There was also some blood in places where it didn't belong. When I woke up after my surgery, there was dried blood in the hair on the back of my neck. Mrs P told me that they had some trouble controlling my bleeding on the table. There was also a little plastic bottle attached to a tube that was sutured into my incision. This was a drain to allow excess fluid to escape. A nurse would come in every few hours and empty the bloody stuff and replace the bottle. There was plenty when they pulled all my teeth out. As they were rolling me out after the extraction, I upchucked in the hall and left a bloody trail all the way to the men's room. That happened again a few weeks later in the chemo infusion room, though I'm not sure we ever established why. I leaked around the PEG tube, when it was new. And the little incision where they put in my IVC filter stained a couple pairs of drawers.

Though the cancer didn't do much to my blood chemistry, the medicine has. During Chemo and Radiation, my white blood count plummeted. It was so bad that they had to cancel the last Chemo treatment. Since they found the clot in my chest, they've been using drugs to manipulate my platelet count so my blood doesn't clot so easily. The bad news here is that I now bleed with the greatest of ease. The slightest bump leaves me black and blue, and the bruise stays for a long time.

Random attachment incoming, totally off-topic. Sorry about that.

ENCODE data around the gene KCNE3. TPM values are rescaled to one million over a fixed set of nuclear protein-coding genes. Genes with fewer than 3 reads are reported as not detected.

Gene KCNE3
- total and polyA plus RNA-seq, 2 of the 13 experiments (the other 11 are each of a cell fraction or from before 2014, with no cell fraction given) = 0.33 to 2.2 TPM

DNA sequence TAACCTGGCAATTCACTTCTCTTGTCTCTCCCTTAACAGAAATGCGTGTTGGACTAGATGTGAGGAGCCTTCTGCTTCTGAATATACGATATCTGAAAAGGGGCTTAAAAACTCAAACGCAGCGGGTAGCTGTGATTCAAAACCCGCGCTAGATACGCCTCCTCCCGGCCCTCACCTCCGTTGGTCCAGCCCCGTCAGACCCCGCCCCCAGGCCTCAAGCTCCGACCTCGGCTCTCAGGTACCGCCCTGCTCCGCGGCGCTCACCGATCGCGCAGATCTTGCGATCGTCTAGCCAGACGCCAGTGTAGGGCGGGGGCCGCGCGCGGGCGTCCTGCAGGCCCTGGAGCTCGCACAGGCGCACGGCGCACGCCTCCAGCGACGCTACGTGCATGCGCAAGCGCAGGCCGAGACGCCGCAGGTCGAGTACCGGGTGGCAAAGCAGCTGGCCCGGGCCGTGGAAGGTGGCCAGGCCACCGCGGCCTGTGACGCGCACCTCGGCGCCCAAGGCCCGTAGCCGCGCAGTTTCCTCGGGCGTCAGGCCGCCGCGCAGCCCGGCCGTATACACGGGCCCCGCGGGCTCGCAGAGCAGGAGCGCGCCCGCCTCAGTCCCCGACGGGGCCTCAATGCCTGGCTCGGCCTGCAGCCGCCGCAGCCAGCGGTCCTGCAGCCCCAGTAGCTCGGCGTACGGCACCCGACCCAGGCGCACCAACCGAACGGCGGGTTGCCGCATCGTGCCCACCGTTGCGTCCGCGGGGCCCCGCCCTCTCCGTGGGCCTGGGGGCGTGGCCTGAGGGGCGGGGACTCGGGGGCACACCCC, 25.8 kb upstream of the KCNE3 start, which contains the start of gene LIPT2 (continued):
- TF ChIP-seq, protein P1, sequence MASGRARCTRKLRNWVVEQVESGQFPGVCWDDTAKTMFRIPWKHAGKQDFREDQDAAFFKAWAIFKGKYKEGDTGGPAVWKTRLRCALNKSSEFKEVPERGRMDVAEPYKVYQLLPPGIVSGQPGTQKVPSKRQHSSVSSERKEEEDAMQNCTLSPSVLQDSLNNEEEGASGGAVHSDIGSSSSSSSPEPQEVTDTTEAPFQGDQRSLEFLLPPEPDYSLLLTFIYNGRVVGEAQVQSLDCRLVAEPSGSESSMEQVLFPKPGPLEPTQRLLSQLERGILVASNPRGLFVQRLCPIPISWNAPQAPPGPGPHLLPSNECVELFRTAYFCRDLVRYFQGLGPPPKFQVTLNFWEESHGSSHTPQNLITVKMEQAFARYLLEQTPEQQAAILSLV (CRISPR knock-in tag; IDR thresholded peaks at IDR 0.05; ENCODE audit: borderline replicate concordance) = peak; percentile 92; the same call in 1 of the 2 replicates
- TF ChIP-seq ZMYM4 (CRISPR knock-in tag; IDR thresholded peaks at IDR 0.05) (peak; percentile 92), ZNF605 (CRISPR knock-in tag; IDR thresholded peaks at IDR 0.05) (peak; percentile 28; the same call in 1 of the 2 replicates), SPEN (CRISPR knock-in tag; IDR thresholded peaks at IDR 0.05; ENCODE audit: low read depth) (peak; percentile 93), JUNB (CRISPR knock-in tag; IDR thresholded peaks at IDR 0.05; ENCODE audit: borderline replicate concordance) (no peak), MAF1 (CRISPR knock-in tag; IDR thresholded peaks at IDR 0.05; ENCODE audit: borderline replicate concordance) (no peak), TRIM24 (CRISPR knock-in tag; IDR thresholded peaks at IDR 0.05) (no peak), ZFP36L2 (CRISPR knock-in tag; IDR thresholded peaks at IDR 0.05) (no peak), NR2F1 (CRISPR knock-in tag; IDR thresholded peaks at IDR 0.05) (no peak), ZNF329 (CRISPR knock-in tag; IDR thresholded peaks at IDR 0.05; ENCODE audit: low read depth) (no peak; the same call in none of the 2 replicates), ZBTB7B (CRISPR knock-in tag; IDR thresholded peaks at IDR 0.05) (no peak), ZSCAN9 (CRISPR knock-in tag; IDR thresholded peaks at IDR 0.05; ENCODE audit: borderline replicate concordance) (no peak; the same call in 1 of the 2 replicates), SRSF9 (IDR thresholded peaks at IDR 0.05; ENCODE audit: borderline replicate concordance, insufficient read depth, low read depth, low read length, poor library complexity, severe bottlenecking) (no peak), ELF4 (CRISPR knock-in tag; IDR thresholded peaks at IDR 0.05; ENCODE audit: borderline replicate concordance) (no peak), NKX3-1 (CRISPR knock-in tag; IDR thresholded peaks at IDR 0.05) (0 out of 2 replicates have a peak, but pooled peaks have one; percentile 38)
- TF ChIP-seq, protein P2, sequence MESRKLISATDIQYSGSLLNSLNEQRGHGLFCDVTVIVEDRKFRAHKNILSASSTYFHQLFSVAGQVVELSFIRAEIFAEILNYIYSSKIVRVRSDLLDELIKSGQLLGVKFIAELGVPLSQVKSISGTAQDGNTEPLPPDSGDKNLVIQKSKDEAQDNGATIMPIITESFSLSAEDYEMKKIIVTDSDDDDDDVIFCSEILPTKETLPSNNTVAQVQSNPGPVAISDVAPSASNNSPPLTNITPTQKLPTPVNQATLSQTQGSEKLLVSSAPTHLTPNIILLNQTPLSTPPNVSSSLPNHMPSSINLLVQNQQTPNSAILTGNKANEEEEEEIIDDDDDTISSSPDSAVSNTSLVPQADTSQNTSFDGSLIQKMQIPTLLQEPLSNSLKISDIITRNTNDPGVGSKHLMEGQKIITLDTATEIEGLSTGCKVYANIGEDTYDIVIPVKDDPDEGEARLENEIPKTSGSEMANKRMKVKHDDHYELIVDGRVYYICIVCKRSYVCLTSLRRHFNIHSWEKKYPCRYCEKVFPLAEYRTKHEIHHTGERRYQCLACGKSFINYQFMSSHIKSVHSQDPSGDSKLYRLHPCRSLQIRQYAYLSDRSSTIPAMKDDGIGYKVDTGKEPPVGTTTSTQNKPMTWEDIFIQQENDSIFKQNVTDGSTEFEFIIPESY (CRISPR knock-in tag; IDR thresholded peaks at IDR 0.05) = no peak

On Tuesday, a new nurse drew my blood. She assured me that she was a good shot, and she was, hitting the vein on the first try. Thing is, she forgot to close the end of the butterfly and I started bleeding out through the needle. By the time she had the cap in place, there was blood running down my forearm and pooling in the  vinyl pillow under my elbow. After removing the cushion, she cleaned me up carefully. No harm done. While she worked, I contemplated the little puddle of fluid on the plastic pillow. Such a lot of fuss over something so simple. This was the juice that carried nutrition and oxygen throughout my body. It served to cleanse new wounds and to heal old ones. It had helped me to fight off infection during my treatments. It had almost killed me by clotting up in my legs and nearly blocking the blood flow to my heart. My own blood had brought me closer to death than the cancer ever did. All that power in a tiny red puddle.

Today, my blood is still pretty unstable. They can't remove the PEG tube until my platelets are right. No sense in pulling out the hose and causing massive internal bleeding. They check me weekly and adjust the medicine accordingly. Sooner or later, we'll get it right. Yesterday they shot me with a radioactive isotope of some kind for my PET scan. I'll have results from the scan on Monday. Meantime, my famous blood can be found with a Geiger counter. My blood continues to be a topic of great interest to my caregivers. They'll probably keep taking it and studying it for as long as I live. A friendly nurse draws a vial or two or three or four. Those are sent to an anonymous stranger in "the lab." A few minutes later, a sheet full of numbers comes back to my doctors who are able to tell many things from the columns of figures. It's a mysterious process.

Almost as mysterious as the fluid whose secrets it is meant to unravel.